Real bad dizzy snatch making all the homies mad, Thursday
Popo blind to the polly in the hole by Friday
No I don’t know either but seemingly more reflection on a life past and clues to what he’s been telling us all this time.
“Blackstar” is a very dark and brooding record. There’s not a lot of soaring, joyous melody here until you get to the closing pair of “Dollar Days” and “I Can't Give Everything Away”. The first of those is quite lovely, hung around the lyric “If I’ll never see the English evergreens I’m running to”. Reflection, from a man who knows his journey is close to an end, thinking of going home but knowing he’ll never see home again.
The album finishes with “I Can't Give Everything Away” and is that in itself a challenge to his audience to decipher what he’s been telling us here ? It seems so from the lyrics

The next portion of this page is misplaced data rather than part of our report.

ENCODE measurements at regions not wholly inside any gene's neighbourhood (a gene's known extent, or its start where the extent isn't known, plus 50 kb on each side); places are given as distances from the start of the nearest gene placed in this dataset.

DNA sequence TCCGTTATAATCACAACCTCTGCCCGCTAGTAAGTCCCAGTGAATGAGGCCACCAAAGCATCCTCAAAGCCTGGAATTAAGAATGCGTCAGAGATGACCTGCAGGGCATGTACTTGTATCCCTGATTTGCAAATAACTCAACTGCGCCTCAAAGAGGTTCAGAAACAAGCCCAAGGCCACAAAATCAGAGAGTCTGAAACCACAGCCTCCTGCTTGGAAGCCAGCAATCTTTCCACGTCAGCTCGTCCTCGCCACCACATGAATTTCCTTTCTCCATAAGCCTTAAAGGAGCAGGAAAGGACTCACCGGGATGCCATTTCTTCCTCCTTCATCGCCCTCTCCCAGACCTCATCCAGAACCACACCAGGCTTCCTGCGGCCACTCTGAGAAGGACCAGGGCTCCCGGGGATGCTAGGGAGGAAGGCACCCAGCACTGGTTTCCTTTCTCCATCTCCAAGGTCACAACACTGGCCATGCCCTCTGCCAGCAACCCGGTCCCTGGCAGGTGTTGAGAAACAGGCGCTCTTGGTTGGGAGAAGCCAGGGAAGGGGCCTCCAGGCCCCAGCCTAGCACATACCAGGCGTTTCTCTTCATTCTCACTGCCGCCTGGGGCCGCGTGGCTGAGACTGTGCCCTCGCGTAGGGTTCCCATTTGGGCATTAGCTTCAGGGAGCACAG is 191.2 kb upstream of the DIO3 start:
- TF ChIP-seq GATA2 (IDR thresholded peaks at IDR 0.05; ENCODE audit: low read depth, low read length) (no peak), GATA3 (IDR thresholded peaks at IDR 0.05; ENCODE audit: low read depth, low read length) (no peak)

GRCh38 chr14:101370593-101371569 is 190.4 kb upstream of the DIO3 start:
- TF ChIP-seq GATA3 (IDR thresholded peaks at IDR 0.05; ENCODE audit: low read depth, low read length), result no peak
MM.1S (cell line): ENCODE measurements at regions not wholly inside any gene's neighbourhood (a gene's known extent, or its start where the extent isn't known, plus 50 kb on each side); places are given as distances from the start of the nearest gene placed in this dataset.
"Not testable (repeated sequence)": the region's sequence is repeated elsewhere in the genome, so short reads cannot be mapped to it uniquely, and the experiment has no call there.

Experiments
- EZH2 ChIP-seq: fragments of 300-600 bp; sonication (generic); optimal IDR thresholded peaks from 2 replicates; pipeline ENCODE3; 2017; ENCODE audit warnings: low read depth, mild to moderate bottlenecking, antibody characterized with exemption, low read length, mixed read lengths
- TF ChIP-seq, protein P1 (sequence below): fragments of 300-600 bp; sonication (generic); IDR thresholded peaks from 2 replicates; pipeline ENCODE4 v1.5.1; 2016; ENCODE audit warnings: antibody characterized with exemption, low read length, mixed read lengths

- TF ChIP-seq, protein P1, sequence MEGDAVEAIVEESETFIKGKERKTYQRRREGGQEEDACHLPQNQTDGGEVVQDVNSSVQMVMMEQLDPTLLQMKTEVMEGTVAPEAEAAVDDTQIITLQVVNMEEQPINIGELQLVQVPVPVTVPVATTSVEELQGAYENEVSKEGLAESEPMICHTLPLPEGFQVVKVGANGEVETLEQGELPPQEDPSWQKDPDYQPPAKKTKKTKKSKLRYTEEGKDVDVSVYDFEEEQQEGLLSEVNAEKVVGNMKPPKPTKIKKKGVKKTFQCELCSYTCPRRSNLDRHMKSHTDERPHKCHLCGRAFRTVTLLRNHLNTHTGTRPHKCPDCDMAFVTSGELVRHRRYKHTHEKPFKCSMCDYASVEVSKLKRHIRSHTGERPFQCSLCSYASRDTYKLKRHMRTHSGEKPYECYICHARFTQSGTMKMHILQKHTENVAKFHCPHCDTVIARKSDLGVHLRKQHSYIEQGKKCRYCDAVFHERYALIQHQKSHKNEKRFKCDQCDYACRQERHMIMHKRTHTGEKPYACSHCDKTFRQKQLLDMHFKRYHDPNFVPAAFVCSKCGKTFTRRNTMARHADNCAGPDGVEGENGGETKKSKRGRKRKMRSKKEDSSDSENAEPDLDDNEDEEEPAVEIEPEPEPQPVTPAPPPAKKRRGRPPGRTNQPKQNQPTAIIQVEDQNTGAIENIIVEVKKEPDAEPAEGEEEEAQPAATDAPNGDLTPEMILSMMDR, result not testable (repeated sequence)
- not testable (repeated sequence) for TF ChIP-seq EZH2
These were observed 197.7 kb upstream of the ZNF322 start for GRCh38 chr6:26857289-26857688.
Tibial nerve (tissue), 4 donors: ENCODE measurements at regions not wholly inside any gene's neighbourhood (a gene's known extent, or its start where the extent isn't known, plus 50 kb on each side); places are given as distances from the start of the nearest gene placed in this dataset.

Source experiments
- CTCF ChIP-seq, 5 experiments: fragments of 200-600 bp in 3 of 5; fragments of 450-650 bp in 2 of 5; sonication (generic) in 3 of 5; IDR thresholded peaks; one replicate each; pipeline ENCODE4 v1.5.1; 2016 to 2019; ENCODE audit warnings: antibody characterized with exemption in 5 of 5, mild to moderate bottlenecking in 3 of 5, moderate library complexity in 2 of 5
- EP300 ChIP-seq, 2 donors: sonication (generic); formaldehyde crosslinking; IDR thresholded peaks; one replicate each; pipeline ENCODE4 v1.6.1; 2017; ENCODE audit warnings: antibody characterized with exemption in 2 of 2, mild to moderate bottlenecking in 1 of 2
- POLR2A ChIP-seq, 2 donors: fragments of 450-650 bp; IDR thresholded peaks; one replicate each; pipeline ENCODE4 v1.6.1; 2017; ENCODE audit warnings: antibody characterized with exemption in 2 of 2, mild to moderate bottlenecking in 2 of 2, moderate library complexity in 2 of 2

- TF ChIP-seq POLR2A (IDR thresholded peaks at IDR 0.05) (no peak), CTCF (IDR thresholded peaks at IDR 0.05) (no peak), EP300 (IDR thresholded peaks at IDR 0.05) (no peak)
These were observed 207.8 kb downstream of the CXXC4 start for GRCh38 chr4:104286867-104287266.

Seeing more and feeling less
Saying no but meaning yes
This is all I ever meant
That's the message that I sent
The musical settings for “Blackstar” are sparse, intimate and very different to almost everything that went before. The idea that a man who knew he was dying threw himself into the creation of this masterpiece is remarkable. And make no mistake, “Blackstar” stands shoulder to shoulder with the very best Bowie ever gave us. I’ve described him more than once during this series of write ups as “the greatest Rock Star of our lifetimes” and he held that up right until the end, it leaves a hole that we will never hear new music from him again but what a way to bow out (star) man.
“Blackstar” - https://youtu.be/kszLwBaC4Sw
P.S. In case you were wondering, I failed my driving test